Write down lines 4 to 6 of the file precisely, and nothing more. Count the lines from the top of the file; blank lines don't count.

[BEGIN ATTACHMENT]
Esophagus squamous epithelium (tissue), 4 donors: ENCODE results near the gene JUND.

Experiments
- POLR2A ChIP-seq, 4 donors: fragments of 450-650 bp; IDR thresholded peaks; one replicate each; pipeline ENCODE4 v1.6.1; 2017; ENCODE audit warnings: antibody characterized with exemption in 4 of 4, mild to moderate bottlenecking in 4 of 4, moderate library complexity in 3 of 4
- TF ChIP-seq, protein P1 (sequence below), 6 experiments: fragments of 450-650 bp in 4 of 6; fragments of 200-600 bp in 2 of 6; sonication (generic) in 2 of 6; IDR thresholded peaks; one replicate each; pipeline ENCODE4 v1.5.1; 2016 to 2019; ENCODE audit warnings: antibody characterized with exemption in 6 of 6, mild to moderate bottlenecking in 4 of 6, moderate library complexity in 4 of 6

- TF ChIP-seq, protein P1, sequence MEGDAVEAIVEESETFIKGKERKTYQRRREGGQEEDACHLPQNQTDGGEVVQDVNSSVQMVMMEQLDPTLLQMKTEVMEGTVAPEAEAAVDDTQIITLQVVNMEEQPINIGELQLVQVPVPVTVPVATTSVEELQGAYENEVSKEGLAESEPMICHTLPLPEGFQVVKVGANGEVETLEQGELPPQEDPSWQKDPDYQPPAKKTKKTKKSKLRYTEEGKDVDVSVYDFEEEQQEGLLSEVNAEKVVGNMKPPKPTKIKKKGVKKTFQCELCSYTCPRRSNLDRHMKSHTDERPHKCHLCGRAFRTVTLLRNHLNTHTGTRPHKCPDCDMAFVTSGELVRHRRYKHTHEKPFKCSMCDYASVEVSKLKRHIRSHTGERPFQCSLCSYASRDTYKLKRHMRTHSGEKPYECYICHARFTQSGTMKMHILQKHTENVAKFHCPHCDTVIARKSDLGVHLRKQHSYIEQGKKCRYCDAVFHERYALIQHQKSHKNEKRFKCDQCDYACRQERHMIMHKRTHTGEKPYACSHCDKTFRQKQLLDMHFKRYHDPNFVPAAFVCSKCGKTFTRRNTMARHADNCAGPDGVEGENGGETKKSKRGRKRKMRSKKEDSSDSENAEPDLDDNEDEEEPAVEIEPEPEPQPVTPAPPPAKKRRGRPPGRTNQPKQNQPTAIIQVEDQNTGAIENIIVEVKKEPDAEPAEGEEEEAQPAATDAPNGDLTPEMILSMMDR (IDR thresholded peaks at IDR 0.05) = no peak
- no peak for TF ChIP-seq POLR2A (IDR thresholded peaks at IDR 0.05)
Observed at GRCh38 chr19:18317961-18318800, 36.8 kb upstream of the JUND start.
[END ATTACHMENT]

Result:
- TF ChIP-seq, protein P1 (sequence below), 6 experiments: fragments of 450-650 bp in 4 of 6; fragments of 200-600 bp in 2 of 6; sonication (generic) in 2 of 6; IDR thresholded peaks; one replicate each; pipeline ENCODE4 v1.5.1; 2016 to 2019; ENCODE audit warnings: antibody characterized with exemption in 6 of 6, mild to moderate bottlenecking in 4 of 6, moderate library complexity in 4 of 6

- TF ChIP-seq, protein P1, sequence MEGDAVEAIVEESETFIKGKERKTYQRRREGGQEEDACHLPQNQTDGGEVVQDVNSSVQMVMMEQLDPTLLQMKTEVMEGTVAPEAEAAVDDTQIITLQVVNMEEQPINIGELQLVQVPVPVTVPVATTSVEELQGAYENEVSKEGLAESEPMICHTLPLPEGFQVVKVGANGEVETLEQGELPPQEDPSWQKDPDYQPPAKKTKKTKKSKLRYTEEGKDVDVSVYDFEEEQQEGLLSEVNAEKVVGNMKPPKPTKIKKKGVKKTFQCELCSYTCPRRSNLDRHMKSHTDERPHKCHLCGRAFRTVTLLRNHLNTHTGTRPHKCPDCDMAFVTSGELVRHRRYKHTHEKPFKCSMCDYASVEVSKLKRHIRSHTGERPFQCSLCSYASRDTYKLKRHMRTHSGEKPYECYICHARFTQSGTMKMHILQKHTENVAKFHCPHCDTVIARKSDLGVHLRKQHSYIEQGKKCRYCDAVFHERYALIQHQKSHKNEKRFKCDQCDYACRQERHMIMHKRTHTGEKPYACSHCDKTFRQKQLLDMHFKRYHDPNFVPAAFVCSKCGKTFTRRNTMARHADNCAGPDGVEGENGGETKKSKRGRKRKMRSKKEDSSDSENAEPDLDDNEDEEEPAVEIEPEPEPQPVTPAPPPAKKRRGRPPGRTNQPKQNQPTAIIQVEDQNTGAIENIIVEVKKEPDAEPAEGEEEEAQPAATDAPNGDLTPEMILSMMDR (IDR thresholded peaks at IDR 0.05) = no peak
- no peak for TF ChIP-seq POLR2A (IDR thresholded peaks at IDR 0.05)